• says

        Ross, there are several reasons that people fall for versions of this scam. As you noted, the checks appear to be valid. Many people do not understand how the banking laws work, so they do not realize that the bank releasing funds does not mean that the check has cleared. They assume that the bank would not give them money if the check had not been proven to be valid, but that is not true.

        It always pays to be suspicious when someone you do not know sends you money out of the blue. Glad you didn’t get scammed.

      • paula says

        I actually first got an email from jobs@kmart.com for a mystery shopper I think that’s how they got my email address. I got an email (robertpayne893@gmail.com) and text (910-361-2530) from a Robert Payne.

        • Jesse S. says

          I got that same email. I signed up for it awhile back. I thought it was a little suspicious, but I figured what the hell. Yesterday, I got the check in the mail and a letter with some grammar mistakes. I thought it was a little odd and that it could be a scam. I’m not working at the moment, so I stupidly let my guard down and went to the bank and deposited the check, since I needed the money. The phone number on the form I got is the same as yours but the name it Ronald K Webster. Around 20 minutes ago, I looked up the phone number and found this website. I immediately went online and chatted with a rep from my bank and he said to call the fraud department tomorrow since there’s nothing he could do to stop the deposit from going through. So tomorrow I’m going to call the fraud department and tell them to cancel the check. I’ll tell you what, though. Every suspicion told me not to go to the bank and deposit the check, but since I needed the money, I let my suspicions go by the wayside. Man, do I feel foolish. Hopefully my bank’s fraud section can get to the bottom of this with no harm to me.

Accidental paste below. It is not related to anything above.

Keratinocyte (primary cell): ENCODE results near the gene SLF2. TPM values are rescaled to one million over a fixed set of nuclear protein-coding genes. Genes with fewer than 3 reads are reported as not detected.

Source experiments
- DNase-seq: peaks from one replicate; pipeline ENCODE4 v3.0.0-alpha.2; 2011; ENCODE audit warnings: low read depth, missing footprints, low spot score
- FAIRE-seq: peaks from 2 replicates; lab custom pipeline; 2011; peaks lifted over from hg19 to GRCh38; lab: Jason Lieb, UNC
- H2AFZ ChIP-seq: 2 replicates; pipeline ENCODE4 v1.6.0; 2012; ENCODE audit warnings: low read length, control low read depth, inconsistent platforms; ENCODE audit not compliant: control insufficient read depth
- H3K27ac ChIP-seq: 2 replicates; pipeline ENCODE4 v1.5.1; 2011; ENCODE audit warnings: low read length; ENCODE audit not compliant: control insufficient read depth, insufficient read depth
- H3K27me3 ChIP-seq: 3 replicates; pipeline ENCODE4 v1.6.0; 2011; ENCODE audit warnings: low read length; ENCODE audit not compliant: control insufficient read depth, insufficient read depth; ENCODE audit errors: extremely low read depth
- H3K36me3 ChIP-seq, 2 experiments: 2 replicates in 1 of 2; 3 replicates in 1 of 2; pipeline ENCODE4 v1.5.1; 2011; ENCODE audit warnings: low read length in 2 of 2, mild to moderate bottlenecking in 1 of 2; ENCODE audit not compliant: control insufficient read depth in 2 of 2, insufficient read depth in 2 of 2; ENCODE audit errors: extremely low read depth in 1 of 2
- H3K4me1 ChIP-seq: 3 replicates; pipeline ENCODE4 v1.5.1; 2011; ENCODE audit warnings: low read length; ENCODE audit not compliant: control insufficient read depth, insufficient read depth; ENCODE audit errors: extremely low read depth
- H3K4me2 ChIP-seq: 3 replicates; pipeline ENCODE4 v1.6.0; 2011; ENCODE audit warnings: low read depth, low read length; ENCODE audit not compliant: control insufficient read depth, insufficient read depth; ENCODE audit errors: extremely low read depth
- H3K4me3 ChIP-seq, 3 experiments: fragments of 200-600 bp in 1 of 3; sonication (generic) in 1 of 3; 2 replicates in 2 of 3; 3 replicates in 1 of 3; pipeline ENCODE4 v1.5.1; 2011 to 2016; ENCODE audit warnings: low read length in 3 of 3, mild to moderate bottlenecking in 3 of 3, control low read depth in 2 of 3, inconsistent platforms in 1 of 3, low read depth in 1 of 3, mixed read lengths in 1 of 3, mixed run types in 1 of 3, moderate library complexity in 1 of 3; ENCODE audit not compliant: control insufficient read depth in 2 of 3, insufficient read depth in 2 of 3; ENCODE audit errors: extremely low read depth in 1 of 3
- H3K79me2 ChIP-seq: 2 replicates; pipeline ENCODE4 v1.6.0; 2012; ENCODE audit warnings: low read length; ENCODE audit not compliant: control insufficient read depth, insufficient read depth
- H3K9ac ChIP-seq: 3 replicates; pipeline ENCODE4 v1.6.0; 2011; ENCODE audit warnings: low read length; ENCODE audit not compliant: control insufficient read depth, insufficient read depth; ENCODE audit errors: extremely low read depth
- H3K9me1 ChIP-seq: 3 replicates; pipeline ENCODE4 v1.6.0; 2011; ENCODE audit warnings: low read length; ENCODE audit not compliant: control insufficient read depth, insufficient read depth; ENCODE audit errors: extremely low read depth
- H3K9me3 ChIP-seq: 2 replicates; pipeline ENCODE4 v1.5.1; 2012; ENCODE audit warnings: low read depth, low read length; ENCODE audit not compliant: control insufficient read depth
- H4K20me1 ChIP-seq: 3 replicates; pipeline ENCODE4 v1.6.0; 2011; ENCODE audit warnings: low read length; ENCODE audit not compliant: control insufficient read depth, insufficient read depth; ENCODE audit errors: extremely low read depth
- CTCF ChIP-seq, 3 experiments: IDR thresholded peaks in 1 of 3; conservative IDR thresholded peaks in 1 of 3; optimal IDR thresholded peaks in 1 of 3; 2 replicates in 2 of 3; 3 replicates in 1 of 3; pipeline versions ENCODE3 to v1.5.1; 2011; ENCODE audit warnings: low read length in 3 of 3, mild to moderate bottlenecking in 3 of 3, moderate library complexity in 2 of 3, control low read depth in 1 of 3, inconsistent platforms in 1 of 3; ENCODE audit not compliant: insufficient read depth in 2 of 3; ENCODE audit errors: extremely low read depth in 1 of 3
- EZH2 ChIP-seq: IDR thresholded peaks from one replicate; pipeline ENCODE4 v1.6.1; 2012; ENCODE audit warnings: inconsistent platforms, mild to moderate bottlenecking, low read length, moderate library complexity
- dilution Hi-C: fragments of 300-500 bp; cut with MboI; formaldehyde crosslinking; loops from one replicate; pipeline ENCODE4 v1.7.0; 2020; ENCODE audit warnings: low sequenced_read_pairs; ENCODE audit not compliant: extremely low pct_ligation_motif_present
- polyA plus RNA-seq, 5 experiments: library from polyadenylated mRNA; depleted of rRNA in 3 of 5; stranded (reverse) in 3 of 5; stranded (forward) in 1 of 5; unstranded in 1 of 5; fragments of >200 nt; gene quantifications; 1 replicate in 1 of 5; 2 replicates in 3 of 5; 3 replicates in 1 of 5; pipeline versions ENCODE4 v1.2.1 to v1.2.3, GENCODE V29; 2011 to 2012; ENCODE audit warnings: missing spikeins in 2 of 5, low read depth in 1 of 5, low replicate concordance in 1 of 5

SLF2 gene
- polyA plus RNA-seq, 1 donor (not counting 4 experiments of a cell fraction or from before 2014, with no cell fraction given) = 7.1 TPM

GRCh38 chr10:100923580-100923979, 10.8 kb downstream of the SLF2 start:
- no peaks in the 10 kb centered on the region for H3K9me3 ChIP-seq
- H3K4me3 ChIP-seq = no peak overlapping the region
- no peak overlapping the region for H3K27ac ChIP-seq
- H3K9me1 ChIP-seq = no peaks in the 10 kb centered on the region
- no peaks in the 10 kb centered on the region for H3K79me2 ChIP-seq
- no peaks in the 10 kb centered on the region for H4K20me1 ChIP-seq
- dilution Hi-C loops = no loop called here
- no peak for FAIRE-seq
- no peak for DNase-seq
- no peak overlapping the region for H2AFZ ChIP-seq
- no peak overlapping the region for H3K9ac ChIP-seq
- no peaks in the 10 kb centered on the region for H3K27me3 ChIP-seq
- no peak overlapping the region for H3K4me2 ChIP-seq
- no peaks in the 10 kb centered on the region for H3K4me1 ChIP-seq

• says

            Jesse, as long as you don’t withdraw the money, the worst that will happen is that the bank might charge you a fee for the bounced check. Because you notified them about the problem, you might be able to get them to waive the fee. I’m glad you didn’t go further with this and end up getting scammed.

    • Julie says